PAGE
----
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Title: Electrophysiological and neurocognitive correlates of self-blame and associated vulnerability to major depression
Author: Gethin, Jennifer Ann
ISNI:       0000 0004 5922 8798
Awarding Body: University of Manchester
Current Institution: University of Manchester
Date of Award: 2016
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For many, the course of major depressive disorder (MDD) is recurrent, with periods of remission between major depressive episodes (MDEs); those in remission are known to be at elevated risk of future MDEs. A common and distressing symptom of MDD is overgeneralised self-blame, and this also persists into remission. In order to study the involvement of self-blame in vulnerability to MDD, a large cohort of participants was recruited: a group with remitted MDD (rMDD) and a matched healthy control (HC) group with no personal or family history of MDD. Participants completed electrophysiological and neuropsychological tasks. The rMDD group also completed a 14-month follow-up period, during which symptoms were monitored at intervals; this was to study the predictive effects of electrophysiological and neuropsychological variables, with a view to development of a biomarker with predictive value. The main method was electroencephalography (EEG), chosen for its high temporal resolution in comparison to a commonly used technique, functional magnetic resonance imaging (fMRI). On a practical level, EEG is also more cost effective and widely available, making it more suitable for future clinical transfer of any biomarker developed. A task previously used in fMRI was adapted for EEG; in this task, short sentences designed to evoke negative feelings related to the self and others were presented. The theta signal was abnormally sustained over time during self-blame in the rMDD group relative to the HC group. Given the involvement of theta in temporal binding, this may represent a correlate of dysfunction within the neural network underpinning self-blaming emotions. Correlation of sustained theta with separately collected fMRI data indicated the dorsolateral prefrontal cortex (dlPFC) was involved in this network. In a source analysis of the EEG data, the dlPFC was identified again; it showed reduced activation in the rMDD group relative to the HC group during other-blame. In summary, activation of the dlPFC appears to be adaptive in both self- and other-blame, as the HC group showed higher activation than the rMDD group; further work is required to confirm the clinical relevance of this. For a separate study of memory overgeneralisation, a known feature of MDD, a novel associative memory task was designed. A loss of bias towards remembering positive memories was found in a subgroup of the rMDD cohort with early life stress (ELS). This reduced positive bias correlated with the number of past MDEs, indicating that the cumulative effect of MDEs reactivating early traumatic memories leads to selective loss of positive memory bias. In summary, although no electrophysiological or neurocognitive predictive markers of recurrence risk were found, clear effects were seen in the cross-sectional results. Importantly, EEG was also validated as a technique for detecting self-blame-selective neural correlates of depression vulnerability. There were clear effects in the temporal domain, which highlight the benefits of EEG above other imaging techniques. However, the sources identified did not correlate with parallel fMRI work, so further work is required to understand the temporal dynamics of these sources. This research provides a platform from which future EEG investigations can develop.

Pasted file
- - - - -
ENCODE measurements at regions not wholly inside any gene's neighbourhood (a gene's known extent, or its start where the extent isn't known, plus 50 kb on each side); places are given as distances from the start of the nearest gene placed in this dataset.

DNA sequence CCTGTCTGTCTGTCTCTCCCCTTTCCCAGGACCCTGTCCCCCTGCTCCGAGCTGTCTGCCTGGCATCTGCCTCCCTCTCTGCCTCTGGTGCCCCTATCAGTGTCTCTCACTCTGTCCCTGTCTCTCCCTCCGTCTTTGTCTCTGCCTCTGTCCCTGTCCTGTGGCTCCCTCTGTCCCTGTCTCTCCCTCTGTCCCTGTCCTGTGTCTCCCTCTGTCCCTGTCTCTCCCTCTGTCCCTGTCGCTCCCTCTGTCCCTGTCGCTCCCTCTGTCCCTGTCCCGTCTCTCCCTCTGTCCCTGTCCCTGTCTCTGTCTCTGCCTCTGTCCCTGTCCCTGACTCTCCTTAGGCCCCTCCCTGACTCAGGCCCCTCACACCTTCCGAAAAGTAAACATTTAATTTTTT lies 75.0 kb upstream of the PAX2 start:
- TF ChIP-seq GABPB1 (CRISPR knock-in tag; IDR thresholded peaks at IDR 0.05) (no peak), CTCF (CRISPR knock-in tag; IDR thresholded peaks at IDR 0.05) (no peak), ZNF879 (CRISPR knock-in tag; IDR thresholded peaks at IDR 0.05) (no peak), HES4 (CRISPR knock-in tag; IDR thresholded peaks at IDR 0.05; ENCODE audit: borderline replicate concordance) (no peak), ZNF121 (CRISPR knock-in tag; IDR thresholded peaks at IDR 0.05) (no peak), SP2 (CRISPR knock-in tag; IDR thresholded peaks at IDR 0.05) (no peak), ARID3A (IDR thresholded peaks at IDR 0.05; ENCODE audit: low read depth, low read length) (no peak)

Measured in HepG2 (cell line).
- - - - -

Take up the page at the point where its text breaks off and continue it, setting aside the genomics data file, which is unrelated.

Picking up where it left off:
Supervisor: Lythe, Karen ; El-Deredy, Wael Sponsor: Not available
Qualification Name: Thesis (Ph.D.) Qualification Level: Doctoral
EThOS ID:  DOI: Not available
Keywords: major depressive disorder ; self-blame ; electroencephalography ; memory overgeneralisation